American intelligence sources say Jundullah has received money and weapons through the Afghanistan and Pakistan military and Pakistan's intelligence service. Pakistan has officially denied any connection.

A report broadcast on Iranian TV last Sunday said Iranian authorities had captured 10 men crossing the border with $500,000 in cash along with "maps of sensitive areas" and "modern spy equipment."

A senior Pakistani official told ABCNews.com the 10 men were members of Jundullah.

The leader of the Jundullah group, according to the Pakistani official, has been recruiting and training "hundreds of men" for "unspecified missions" across the border in Iran.

Gold9472
05-22-2007, 08:55 PM
If "Jundullah has received money and weapons through the Afghanistan and Pakistan military and Pakistan's intelligence service", and the United States has supplied Afghanistan and Pakistan money and weapons, doesn't that mean the United States is giving money and weapons to Jundullah?

They may as well be considering they are "secrectly encouraged and advised by American officials (http://search.php?searchid=84559)."

Look at this report (http://www.yourbbsucks.com/forum/showthread.php/?t=14577) from February 17, 2007:

Provincial police commander Brigadier General Mohammad Ghafari said a total of 65 suspects had been detained over the Zahedan attack, including three who were believed to have actually carried it out.

He renewed Iranian accusations that Jundullah was receiving support from British and US forces in neighboring Afghanistan for its campaign of violence in Sistan-Baluchestan.

Looks like he was telling the truth.

Gold9472
05-30-2007, 01:31 PM
Bush sanctions 'black ops' against Iran

http://www.telegraph.co.uk/news/main.jhtml;jsessionid=E3KMWW5VVIXZNQFIQMFSFF4AVCBQ 0IV0?xml=/news/2007/05/27/wiran27.xml

By Tim Shipman in Washington, Sunday Telegraph
Last Updated: 1:24am BST 28/05/2007

President George W Bush has given the CIA approval to launch covert "black" operations to achieve regime change in Iran, intelligence sources have revealed.

Mr Bush has signed an official document endorsing CIA plans for a propaganda and disinformation campaign intended to destabilise, and eventually topple, the theocratic rule of the mullahs.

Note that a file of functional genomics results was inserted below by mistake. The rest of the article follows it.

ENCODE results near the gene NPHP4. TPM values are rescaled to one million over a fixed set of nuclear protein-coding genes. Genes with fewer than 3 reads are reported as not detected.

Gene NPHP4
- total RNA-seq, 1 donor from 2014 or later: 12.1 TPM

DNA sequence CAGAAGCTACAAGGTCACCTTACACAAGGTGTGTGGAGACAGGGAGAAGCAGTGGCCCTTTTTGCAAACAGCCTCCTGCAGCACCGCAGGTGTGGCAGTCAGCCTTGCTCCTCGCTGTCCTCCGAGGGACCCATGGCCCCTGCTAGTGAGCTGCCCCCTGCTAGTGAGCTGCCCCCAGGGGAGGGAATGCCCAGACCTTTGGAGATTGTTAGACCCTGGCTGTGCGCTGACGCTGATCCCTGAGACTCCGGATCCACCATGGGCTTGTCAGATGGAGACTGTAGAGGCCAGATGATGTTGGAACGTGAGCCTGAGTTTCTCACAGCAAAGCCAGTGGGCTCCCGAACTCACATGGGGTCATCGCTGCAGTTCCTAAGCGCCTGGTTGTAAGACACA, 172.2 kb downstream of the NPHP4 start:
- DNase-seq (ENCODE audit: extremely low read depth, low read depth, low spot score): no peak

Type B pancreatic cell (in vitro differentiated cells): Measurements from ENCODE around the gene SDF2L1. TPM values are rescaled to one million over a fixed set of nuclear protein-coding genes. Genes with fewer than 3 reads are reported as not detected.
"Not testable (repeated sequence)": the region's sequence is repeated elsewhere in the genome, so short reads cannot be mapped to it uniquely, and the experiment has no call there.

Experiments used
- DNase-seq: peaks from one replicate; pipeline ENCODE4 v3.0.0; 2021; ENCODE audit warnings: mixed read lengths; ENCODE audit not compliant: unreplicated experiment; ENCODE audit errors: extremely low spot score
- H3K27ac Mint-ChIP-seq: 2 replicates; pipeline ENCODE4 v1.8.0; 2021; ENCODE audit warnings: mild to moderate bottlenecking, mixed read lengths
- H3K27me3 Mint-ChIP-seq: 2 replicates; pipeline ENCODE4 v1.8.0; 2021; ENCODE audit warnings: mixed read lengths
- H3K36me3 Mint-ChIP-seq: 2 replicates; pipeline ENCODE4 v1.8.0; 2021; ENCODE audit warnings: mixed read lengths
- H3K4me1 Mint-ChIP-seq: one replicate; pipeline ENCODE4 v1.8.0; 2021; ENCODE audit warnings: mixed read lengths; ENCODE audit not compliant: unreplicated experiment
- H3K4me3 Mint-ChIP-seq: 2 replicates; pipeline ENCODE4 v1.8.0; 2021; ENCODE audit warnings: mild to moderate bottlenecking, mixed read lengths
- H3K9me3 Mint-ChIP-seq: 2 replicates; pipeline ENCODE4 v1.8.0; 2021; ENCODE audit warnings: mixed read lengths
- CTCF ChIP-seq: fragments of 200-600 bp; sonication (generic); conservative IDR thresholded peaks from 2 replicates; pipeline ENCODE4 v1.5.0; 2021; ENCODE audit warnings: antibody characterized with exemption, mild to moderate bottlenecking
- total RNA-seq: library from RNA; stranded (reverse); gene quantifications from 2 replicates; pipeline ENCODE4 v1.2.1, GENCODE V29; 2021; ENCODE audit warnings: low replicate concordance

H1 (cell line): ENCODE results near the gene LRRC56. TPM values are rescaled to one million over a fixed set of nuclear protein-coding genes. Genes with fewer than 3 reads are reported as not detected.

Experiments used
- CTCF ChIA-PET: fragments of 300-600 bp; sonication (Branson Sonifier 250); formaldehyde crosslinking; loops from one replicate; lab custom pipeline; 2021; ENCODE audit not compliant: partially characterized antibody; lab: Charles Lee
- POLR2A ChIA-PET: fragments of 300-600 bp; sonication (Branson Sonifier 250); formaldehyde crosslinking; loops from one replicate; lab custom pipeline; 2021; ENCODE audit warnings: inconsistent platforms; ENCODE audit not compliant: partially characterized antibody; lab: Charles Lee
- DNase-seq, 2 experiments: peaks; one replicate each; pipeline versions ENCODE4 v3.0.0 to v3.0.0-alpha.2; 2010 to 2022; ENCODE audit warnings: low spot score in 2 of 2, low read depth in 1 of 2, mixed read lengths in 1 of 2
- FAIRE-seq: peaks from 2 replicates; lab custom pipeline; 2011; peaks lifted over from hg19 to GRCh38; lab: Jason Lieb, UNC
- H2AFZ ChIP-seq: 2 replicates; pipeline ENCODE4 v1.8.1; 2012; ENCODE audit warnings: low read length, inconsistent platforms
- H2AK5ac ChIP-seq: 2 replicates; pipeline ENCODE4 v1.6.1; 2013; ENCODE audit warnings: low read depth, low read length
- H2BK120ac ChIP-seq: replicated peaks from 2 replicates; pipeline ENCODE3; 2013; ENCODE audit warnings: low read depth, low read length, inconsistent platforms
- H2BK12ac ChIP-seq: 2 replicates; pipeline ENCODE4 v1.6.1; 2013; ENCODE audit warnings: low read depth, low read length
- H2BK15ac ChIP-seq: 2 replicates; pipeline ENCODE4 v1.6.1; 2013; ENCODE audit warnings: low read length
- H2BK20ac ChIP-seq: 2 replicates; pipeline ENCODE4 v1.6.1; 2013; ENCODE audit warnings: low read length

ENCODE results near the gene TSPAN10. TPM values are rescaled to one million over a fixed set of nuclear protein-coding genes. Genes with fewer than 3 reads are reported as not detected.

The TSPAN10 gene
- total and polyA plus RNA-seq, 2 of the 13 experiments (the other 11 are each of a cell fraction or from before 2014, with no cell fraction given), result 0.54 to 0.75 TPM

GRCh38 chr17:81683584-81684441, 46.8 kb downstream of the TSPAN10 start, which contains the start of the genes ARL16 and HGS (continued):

Under the plan, pressure will be brought to bear on the Iranian economy by manipulating the country's currency and international financial transactions.

Details have also emerged of a covert scheme to sabotage the Iranian nuclear programme, which United Nations nuclear watchdogs said last week could lead to a bomb within three years.

Security officials in Washington have disclosed that Teheran has been sold defective parts on the black market in a bid to delay and disrupt its uranium enrichment programme, the precursor to building a nuclear weapon.

A security source in the US told The Sunday Telegraph that the presidential directive, known as a "non-lethal presidential finding", would give the CIA the right to collect intelligence on home soil, an area that is usually the preserve of the FBI, from the many Iranian exiles and emigrés within the US.

"Iranians in America have links with their families at home, and they are a good two-way source of information," he said.

The CIA will also be allowed to supply communications equipment which would enable opposition groups in Iran to work together and bypass internet censorship by the clerical regime.

The plans, which significantly increase American pressure on Iran, were leaked just days before a meeting in Iraq tomorrow between the US ambassador, Ryan Crocker, and his Iranian counterpart.

Tensions have been raised by Iran's seizure of what the US regards as a series of "hostages" in recent weeks. Three academics who hold dual Iranian-American citizenship are being held, accused of working to undermine the Iranian government or of spying.

An Iranian-American reporter with Radio Free Europe, who was visiting Iran, has had her passport seized. Another Iranian American, businessman Ali Shakeri, was believed to have been detained as he tried to leave Teheran last week.

The US responded with a show of force by the navy, sending nine warships, including two aircraft carriers, into the Persian Gulf.

Authorisation of the new CIA mission, which will not be allowed to use lethal force, appears to suggest that President Bush has, for the time being, ruled out military action against Iran.

Bruce Riedel, until six months ago the senior CIA official who dealt with Iran, said: "Vice-President [Dick] Cheney helped to lead the side favouring a military strike, but I think they have concluded that a military strike has more downsides than upsides."

However, the CIA is giving arms-length support, supplying money and weapons, to an Iranian militant group, Jundullah, which has conducted raids into Iran from bases in Pakistan.

Iranian officials say they captured 10 members of Jundullah last weekend, carrying $500,000 in cash along with "maps of sensitive areas" and "modern spy equipment".

Mark Fitzpatrick, a former senior State Department official now with the International Institute for Strategic Studies, said industrial sabotage was the favoured way to combat Iran's nuclear programme "without military action, without fingerprints on the operation."

He added: "One way to sabotage a programme is to make minor modifications in some of the components Iran obtains on the black market."

Components and blueprints obtained by Iranian intelligence agents in Europe, and shipped home using the diplomatic bag from the Iranian consulate in Frankfurt, have been blamed for an explosion that destroyed 50 nuclear centrifuges at the Natanz nuclear plant last year.

The White House National Security Council and CIA refused to comment on intelligence matters.

Eckolaker
05-30-2007, 03:24 PM
Borat: Next we go to Washinton DC's, home of great U.S. Warlord, Premier Bush.